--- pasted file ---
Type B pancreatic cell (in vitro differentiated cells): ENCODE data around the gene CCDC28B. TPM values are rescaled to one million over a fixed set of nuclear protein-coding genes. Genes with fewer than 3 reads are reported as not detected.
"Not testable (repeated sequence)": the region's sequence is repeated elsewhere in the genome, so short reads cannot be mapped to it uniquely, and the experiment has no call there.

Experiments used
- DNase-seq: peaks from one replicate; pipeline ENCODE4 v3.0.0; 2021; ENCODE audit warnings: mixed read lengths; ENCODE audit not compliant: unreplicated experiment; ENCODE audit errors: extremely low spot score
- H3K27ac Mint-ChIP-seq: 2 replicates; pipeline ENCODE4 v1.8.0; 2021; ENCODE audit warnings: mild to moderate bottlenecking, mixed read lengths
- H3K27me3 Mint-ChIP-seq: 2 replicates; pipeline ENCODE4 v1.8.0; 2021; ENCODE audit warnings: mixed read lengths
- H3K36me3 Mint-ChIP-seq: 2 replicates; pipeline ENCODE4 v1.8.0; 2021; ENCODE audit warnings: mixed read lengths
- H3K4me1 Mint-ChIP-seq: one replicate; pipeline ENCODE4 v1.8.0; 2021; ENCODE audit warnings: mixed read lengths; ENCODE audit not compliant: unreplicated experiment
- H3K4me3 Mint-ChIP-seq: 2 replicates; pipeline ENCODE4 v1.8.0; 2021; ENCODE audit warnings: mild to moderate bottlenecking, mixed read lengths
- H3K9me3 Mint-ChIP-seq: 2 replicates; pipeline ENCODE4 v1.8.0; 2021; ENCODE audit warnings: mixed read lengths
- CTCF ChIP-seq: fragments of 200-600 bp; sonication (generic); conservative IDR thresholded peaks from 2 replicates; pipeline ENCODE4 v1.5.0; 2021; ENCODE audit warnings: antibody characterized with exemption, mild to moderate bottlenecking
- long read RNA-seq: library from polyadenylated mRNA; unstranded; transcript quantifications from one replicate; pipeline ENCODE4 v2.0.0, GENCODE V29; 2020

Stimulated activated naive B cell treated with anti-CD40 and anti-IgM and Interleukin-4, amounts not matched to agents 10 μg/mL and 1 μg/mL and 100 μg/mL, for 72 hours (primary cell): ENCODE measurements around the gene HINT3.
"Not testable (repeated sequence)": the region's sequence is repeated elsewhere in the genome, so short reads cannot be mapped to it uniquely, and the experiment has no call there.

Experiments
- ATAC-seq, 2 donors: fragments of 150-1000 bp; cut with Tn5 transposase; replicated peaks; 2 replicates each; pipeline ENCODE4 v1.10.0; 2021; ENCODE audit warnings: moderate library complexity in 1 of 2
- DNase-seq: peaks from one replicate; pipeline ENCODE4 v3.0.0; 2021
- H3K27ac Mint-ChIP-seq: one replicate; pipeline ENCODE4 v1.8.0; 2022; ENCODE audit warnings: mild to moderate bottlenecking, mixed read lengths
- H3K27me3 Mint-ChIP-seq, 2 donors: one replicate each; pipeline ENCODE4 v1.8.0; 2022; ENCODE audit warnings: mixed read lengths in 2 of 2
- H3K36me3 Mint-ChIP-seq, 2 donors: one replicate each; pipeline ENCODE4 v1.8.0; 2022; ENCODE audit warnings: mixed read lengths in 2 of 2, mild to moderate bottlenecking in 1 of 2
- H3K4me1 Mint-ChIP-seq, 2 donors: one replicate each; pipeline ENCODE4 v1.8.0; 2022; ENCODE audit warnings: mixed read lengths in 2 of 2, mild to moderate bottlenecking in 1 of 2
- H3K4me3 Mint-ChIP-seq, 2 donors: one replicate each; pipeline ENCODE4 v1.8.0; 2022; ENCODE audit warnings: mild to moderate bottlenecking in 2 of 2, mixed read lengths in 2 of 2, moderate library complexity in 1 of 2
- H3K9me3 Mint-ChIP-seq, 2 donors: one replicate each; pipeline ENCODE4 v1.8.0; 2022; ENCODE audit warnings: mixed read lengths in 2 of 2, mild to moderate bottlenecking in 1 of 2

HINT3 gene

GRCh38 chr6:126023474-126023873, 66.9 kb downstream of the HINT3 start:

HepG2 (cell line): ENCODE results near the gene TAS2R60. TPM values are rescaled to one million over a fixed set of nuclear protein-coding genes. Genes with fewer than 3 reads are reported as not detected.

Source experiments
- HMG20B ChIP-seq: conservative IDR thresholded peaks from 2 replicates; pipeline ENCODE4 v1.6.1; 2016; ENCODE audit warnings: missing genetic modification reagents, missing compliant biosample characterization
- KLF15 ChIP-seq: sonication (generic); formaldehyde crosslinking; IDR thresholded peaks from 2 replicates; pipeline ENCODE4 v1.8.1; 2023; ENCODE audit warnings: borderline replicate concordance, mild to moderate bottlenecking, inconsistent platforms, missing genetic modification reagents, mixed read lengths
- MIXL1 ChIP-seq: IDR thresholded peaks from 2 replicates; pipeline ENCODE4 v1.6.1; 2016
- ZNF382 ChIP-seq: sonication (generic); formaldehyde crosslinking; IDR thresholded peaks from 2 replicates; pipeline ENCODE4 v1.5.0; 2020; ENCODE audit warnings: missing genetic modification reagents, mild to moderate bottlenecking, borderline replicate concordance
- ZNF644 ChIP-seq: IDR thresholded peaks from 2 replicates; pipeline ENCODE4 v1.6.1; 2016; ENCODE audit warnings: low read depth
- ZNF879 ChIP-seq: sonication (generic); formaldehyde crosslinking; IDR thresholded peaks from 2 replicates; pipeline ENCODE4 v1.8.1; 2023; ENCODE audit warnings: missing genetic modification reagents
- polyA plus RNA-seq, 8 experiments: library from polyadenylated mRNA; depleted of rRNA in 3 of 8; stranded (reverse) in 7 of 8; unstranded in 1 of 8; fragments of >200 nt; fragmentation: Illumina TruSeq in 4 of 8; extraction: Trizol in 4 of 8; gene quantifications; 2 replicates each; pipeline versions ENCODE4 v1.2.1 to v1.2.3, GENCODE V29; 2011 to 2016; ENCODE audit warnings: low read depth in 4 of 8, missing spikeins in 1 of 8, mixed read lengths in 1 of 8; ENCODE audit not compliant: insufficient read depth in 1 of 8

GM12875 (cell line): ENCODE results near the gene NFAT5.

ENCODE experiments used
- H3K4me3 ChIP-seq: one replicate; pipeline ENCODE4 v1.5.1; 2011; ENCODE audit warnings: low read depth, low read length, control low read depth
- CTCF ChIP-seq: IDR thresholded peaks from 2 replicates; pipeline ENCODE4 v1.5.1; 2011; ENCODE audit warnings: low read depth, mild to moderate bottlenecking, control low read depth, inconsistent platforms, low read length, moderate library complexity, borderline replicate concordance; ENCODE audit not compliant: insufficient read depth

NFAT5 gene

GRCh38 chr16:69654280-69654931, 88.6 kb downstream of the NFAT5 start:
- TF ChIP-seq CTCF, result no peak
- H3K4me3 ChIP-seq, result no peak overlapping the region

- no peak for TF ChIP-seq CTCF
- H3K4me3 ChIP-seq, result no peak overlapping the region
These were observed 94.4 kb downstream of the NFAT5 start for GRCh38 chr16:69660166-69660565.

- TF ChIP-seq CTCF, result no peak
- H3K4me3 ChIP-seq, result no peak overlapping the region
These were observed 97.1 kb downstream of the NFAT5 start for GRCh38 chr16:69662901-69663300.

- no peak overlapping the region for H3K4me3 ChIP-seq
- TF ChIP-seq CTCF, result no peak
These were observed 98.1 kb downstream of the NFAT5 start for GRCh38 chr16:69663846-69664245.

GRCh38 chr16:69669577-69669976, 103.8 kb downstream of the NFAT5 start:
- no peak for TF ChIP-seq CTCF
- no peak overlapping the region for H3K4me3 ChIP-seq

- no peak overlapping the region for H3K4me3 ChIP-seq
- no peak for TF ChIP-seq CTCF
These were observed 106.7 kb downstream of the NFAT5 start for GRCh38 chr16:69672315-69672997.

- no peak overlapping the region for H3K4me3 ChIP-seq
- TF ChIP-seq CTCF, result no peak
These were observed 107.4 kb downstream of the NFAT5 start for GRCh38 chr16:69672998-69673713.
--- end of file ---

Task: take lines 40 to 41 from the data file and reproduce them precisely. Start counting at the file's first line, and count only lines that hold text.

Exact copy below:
GRCh38 chr16:69654280-69654931, 88.6 kb downstream of the NFAT5 start:
- TF ChIP-seq CTCF, result no peak